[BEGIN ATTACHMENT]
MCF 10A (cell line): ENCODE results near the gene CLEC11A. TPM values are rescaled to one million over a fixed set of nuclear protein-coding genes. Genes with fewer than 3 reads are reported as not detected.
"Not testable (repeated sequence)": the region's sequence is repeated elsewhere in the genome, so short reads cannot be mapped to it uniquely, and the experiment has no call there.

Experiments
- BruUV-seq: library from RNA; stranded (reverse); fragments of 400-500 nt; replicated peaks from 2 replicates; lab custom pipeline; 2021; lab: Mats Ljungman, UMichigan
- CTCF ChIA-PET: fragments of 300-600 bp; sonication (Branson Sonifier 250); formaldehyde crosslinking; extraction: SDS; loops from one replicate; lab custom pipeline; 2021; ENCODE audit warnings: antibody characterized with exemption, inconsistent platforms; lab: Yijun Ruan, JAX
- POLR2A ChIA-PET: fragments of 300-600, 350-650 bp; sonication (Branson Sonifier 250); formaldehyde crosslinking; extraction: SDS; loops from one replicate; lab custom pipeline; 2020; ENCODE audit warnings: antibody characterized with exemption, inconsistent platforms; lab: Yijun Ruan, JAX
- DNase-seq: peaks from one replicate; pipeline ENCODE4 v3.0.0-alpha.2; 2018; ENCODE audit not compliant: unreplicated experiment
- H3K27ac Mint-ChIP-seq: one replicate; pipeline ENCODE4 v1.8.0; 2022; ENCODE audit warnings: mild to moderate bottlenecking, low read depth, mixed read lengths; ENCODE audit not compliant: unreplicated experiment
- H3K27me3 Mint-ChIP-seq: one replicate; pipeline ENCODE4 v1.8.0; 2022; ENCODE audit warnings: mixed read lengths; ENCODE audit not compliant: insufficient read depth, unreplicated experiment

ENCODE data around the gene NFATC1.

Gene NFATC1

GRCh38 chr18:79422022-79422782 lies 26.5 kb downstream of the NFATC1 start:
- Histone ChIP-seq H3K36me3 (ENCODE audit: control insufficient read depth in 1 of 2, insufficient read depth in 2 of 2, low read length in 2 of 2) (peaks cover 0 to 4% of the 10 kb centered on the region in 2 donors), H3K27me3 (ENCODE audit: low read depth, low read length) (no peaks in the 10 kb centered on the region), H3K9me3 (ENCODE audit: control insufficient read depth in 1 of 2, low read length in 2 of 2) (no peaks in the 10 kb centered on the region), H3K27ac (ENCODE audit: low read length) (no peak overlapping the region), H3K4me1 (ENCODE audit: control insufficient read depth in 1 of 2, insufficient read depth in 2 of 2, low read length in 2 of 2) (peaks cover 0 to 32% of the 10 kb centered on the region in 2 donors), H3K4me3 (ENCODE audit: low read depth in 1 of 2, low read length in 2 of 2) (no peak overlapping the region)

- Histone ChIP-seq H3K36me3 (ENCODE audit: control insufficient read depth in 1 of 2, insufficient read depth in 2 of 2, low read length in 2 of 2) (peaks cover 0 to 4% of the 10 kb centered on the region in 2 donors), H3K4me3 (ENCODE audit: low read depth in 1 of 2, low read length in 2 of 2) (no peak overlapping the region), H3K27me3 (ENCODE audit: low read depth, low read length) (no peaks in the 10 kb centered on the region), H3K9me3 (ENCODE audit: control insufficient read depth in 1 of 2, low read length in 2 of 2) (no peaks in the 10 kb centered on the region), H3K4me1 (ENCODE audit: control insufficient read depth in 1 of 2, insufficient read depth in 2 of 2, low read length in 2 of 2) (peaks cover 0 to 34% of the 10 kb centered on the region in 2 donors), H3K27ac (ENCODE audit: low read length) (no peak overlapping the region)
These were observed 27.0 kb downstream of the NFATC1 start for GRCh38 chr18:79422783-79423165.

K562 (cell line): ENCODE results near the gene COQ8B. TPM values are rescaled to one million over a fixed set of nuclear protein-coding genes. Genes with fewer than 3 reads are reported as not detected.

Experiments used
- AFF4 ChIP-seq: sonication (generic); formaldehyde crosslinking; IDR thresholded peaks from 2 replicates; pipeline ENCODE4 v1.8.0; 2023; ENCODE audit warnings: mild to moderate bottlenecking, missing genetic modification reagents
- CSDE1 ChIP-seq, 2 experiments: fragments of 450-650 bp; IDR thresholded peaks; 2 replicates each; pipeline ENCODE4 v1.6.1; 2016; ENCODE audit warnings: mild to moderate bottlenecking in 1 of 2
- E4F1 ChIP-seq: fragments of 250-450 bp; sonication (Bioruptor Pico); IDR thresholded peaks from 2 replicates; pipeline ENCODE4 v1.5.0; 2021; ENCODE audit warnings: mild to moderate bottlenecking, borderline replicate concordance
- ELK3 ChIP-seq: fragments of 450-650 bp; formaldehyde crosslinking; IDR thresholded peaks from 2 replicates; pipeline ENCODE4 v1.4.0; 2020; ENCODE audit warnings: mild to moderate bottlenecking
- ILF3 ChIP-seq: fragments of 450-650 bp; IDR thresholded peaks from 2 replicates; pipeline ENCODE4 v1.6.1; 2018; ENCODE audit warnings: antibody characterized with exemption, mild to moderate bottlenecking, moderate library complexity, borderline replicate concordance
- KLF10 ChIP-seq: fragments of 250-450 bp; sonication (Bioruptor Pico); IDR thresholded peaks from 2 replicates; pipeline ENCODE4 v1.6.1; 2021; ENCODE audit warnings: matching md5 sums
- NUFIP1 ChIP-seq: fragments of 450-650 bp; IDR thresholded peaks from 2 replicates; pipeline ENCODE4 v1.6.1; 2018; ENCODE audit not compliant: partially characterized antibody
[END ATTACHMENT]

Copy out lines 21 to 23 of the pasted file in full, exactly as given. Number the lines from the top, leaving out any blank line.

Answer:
- ELK3 ChIP-seq: fragments of 450-650 bp; formaldehyde crosslinking; IDR thresholded peaks from 2 replicates; pipeline ENCODE4 v1.4.0; 2020; ENCODE audit warnings: mild to moderate bottlenecking
- ILF3 ChIP-seq: fragments of 450-650 bp; IDR thresholded peaks from 2 replicates; pipeline ENCODE4 v1.6.1; 2018; ENCODE audit warnings: antibody characterized with exemption, mild to moderate bottlenecking, moderate library complexity, borderline replicate concordance
- KLF10 ChIP-seq: fragments of 250-450 bp; sonication (Bioruptor Pico); IDR thresholded peaks from 2 replicates; pipeline ENCODE4 v1.6.1; 2021; ENCODE audit warnings: matching md5 sums